Nothing is sacred: Videogames

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I know it’s been a while since you’ve heard from me, my last article being a lot shorter than usual on top of it, and it’s for various reasons. But most of all, it was apathy.

You see, in the past week, I felt like writing nothing at all. I wasn’t particularly busy, I had plenty of time, but I chose to do other things that were much more meaningless. But during this time, and thanks in part to a Kid A/OK Computer binge, I played with an idea: is it all meaningless? I mean, I love videogames just as much as the next person, but with my much-too-early-in-life existential crisis left me wondering why it is that I find solace in these pieces of digital art. 

As an 18-year-old, I was raised in an odd time where 90s nostalgia has a firm grip on me, but 2000s uncertainty’s raised me. Looking back, we find that overall, the 90s was a decade caked in fear and paranoia, yet none of us really knew until it was past. It’s only after we see what has gone that we can understand what to do, and for that reason, the 2000s have struggled to find an identity. With the past decades being turned into clothing styles rather than times (With the 70s being bell-bottoms and the 90s being ripped jeans), we’ve hit a point in time where our society has decided to worship times past rather than concern itself with the present.

We live in a world of instant nostalgia where everything from out childhood is worshiped and we find it hard to call anything new classic or better than what we recall. For this, we pay with originality. Enough social commentary and more videogames; in a society where our brains have been partially digitized, we feel it necessary to pay homage to the past. We worship a God clad in a Thundercats shirt sipping on a surge; the Bible is written by Shel Silverstien and illustrated by Dr. Suess.

We cannot separate ourselves from our past, especially in a medium as young as videogames. We’ve been taught that videogames must abide by strict laws, where the goal is to make it to an end, where credits roll, but are never skipped; after all, there may be a surprise after them. Why do all videogames have to be about a means to an end? Why do they have to be about a hero overcoming evil, or a young boy’s journey to becoming a hero himself? In fact, why do games need to be about telling a story at all?

When I say story, I mean a cohesive narrative that follows characters until a conclusion is reached. How about instead of a game about an uber-masculine man chainsawing aliens, we have a game about a caterpillar. This caterpillar must overcome the difficulties of enemies, of which the entire world is filled of, and he must turn into a butterfly, so that he can die beautiful. It can be an allegory for how we treat life and it can be a beautiful look at the futility of existence, one in which we wonder what we can accomplish before death instead of what we truly want. Unfortunately, this will never happen.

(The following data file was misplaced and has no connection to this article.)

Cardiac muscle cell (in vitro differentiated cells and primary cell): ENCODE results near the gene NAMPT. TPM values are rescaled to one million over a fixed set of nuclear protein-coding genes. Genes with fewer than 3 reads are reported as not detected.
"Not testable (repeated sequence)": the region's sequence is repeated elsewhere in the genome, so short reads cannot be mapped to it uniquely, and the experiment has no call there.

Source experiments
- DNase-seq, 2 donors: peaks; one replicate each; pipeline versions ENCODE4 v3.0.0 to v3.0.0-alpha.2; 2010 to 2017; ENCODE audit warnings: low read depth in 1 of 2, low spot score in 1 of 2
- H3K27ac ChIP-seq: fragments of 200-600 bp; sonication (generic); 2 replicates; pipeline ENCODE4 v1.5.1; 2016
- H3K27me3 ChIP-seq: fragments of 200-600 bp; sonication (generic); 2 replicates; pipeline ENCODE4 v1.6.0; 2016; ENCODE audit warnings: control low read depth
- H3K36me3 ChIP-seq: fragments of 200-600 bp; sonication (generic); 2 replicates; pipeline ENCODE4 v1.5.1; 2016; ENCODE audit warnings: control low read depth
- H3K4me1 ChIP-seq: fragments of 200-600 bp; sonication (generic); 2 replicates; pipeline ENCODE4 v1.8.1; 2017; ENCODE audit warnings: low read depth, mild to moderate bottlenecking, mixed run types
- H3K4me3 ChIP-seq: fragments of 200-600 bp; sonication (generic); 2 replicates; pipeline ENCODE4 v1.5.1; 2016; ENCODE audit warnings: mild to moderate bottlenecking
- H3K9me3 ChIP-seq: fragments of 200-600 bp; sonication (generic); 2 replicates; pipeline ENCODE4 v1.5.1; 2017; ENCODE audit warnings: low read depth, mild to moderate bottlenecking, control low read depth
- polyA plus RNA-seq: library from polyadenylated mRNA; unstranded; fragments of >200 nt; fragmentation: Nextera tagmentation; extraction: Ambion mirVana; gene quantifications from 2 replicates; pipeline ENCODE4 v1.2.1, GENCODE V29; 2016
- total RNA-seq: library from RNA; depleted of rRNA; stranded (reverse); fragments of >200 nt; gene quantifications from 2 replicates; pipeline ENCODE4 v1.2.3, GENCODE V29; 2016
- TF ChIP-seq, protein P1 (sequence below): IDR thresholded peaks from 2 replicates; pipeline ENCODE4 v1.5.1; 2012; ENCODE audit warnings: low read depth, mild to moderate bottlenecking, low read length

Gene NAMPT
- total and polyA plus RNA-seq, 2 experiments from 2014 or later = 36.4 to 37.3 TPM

That game would never be made, and if it was, it’d be a side-scroller with a cartoon caterpillar and the end would be him overcoming his difficulties and settling down with a beautiful female butterfly and being happy. It would be crap, but critics would give it a 7/10, because quality can be summed by numbers, and it’d be compared to a Disney film. People would buy it, love it, play through another side-scroller named Braid, skip all of those stupid books, get stuck, check an FAQ, and beat it without a second thought. They would say it wasn’t that great, but it looked kind of pretty, and that Super Mario Bros., or if they’re feeling particularly saucy, Super Mario Bros. 3, is still the best game ever.

They are the same people that comment on YouTube videos of music they don’t like, tell everyone how terrible it is with a shattered sense of language, and then go and listen to they’re favorite band Three Doors Down, whom they recently discovered on the 90s rock radio station. Other favorites include Nickelback and Seether, but definitely not rap or country, because those are less legitimate than a bunch of white 30-somethings singing things that they found right out of they’re first girlfriend’s High School Poetry Project for English class.

That’s the kind of world we live in, and that’s who would play the Caterpillar game and complain that it was stupid and gay and other things that sound equally ridiculous. These people sometimes grow up to develop videogames about Soldiers killing Aliens or terrorists in a First-Person Perspective, but really it’s all about the multiplayer. I shudder at the thought that plenty of people actually exist.

The question is not how long until we overcome this idiocy, but rather what are we missing out on? Are we allowed to have mindless fun? Of course, more power to it, but there’s a difference between mindless fun and the spreading of ignorance and stupidity, of which, the current videogame market is full of. Not every game must be a masterpiece about the struggles of humans and animals alike and full of philosophical questions about who/what we are and where we are going, but when will we see at least more than one flawed attempt a year?

Who really knows. We will continue to play the same games over and over again, with the same tired ideas and gameplay. Most people will never wonder about anything they are exposed to during their journey through a game, and the the people that do ask will eventually turn out disappointed like the sad bastard that wrote this. But who cares, right? I’m taking videogames too seriously, they’re just supposed to be fun! After all, why should I take videogames seriously when they don’t even take their audience seriously? But really, when you think about it, should they?